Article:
Engraving by Victor Marie Picot, based on the original painting by Charles Jean Robineau 

Sunday, 22 February 2015

Review of Eva Stenram: Positions at the Siobhan Davies School of Dance

Eva Stenram: Positions
Siobhan Davies School of Dance
16 January – 22 March 2015

Just as languages are made up of signs, carefully arranged according to rules of syntax, so dances are made up of positions, choreographed to present a certain imagery. In her various series of photographic works, currently on show at the Siobhan Davies School of Dance in Southwark, Eva Stenram collates these different postures – actually digitally isolated from 1950s and 60s pin-ups, not dance-related at all – into a dictionary of gesture and posture, full of possibility of meaning.

All around the building – in reception, in the meeting room, in the stairwell, in the toilet – she has hung works from her on-going series, Parts (2013-14). Stockinged limbs, some with fishnets, most with stilettos, on leather sofas and carpets with thick pile, the feet arch as a moment of intimacy or rapture is interrupted. Carelessly discarded, these legs appear sinister – the images could perhaps be crime scene shots. This uncanny element resonates still more with the chosen real world surroundings when, upstairs, outside the practice rooms, a row of empty shoes stand in line, beneath a photograph of a castaway limb.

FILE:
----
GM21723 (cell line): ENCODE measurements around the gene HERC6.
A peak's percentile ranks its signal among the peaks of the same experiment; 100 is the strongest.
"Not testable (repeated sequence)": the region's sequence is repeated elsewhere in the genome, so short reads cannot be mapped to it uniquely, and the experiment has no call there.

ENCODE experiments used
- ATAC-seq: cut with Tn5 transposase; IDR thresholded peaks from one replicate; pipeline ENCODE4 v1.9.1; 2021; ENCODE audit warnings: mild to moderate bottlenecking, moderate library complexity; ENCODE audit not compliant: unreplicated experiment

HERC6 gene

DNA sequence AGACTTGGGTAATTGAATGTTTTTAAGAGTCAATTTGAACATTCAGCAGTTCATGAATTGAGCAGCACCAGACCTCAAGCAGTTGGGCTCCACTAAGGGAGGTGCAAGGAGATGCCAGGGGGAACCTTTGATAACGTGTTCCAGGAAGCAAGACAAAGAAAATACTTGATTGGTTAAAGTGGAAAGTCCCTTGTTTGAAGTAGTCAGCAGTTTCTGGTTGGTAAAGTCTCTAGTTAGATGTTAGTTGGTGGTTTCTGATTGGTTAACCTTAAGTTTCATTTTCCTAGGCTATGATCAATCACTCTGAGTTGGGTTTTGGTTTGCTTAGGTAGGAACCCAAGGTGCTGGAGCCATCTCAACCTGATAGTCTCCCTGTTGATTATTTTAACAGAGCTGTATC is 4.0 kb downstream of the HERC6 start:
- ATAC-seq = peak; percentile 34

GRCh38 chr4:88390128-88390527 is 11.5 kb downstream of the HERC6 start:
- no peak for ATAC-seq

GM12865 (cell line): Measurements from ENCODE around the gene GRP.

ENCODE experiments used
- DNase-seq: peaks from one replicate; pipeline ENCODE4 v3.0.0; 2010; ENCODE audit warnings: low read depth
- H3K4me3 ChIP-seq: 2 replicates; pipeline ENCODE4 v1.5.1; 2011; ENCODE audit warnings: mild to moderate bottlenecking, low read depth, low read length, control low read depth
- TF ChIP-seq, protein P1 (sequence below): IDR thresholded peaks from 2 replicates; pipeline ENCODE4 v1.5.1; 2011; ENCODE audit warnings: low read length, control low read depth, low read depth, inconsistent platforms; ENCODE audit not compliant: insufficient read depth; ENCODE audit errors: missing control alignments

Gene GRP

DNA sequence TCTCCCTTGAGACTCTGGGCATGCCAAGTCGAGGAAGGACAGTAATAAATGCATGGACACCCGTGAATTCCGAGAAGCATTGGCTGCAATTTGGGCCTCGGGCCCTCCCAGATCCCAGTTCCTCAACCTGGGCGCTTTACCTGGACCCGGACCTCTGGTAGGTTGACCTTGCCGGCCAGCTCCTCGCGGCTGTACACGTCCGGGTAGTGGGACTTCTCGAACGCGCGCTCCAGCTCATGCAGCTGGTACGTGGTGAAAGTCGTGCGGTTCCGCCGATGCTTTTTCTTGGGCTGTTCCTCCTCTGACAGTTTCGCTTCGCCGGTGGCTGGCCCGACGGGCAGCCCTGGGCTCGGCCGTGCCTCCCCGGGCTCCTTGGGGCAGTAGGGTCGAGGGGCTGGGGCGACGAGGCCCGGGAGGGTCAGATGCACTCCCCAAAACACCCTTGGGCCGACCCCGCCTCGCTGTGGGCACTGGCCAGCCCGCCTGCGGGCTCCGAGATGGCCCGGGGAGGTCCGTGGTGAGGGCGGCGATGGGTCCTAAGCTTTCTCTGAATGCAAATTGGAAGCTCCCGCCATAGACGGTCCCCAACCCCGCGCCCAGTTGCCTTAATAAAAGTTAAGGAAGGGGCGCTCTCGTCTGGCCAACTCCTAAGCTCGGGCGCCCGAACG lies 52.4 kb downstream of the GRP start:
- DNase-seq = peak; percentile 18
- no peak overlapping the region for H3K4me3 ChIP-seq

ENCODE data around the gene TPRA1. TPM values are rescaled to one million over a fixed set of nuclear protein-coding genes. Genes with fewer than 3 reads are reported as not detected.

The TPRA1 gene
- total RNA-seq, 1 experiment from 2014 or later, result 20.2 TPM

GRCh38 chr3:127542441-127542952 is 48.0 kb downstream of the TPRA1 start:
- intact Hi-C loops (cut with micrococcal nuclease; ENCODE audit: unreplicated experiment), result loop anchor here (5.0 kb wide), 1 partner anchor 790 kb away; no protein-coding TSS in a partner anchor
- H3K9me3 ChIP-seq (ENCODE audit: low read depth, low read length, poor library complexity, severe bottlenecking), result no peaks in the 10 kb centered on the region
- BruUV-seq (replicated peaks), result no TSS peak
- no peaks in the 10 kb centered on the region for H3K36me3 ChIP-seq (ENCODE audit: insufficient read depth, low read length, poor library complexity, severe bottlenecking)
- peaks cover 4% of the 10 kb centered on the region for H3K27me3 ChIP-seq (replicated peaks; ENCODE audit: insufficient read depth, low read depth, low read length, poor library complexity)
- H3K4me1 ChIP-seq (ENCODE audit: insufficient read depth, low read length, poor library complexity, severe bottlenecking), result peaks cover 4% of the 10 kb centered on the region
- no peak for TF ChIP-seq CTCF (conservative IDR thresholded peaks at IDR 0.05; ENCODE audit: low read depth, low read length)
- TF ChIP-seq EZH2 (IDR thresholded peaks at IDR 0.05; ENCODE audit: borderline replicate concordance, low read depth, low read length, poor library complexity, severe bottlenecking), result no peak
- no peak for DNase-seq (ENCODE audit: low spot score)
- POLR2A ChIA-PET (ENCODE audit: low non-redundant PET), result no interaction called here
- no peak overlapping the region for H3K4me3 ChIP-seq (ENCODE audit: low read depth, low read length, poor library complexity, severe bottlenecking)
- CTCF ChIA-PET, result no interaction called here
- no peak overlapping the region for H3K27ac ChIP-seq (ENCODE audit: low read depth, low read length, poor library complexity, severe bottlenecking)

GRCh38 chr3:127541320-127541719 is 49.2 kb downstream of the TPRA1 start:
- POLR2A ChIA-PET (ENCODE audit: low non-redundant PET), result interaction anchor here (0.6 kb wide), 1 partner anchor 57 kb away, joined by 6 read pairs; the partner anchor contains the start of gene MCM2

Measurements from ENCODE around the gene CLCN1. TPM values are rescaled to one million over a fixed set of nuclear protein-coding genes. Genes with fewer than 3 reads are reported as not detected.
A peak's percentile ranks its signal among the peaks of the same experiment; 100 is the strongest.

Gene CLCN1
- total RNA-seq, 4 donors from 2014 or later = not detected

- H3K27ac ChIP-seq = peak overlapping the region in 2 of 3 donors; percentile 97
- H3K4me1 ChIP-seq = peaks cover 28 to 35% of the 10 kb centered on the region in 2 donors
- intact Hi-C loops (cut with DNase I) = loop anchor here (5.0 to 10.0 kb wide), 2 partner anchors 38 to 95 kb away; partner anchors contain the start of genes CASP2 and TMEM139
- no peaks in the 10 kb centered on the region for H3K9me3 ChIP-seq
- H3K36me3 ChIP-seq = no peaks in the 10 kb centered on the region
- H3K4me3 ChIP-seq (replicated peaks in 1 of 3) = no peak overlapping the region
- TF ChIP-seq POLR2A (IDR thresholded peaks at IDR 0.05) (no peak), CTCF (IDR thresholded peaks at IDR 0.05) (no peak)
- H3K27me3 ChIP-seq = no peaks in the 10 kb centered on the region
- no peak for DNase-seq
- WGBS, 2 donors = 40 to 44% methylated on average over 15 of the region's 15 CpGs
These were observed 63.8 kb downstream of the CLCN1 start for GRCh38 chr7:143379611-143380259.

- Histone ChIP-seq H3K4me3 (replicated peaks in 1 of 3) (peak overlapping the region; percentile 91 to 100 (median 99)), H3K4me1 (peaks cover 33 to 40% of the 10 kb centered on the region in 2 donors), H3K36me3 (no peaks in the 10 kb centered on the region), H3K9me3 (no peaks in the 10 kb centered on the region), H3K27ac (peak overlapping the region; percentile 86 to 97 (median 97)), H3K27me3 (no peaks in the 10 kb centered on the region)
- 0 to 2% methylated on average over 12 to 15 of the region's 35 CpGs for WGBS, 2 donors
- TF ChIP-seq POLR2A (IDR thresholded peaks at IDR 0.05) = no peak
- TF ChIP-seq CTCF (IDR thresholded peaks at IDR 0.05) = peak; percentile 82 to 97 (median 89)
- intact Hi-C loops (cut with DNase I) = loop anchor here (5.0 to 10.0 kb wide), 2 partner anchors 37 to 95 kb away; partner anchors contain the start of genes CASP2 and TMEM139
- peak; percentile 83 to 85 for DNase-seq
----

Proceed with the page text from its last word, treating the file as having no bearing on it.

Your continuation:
To read the rest of this review, please go to: http://www.photomonitor.co.uk/2015/02/positions-2/

Saturday, 21 February 2015

Portfolio: Jane Moore

Portfolio: Jane Moore

Every 1st January, Jane Moore makes a New Year’s Resolution. “They normally consist of giving up chocolate or starting a new sport and I stick to them until about March,” she laughs. “In January 2014, I decided to make a resolution that I would be dedicated to and that was to keep a Sketch A Day journal.” And a sketch a day she did, A5 size in a Moleskine sketchbook, even when feeling ill or having impending work deadlines.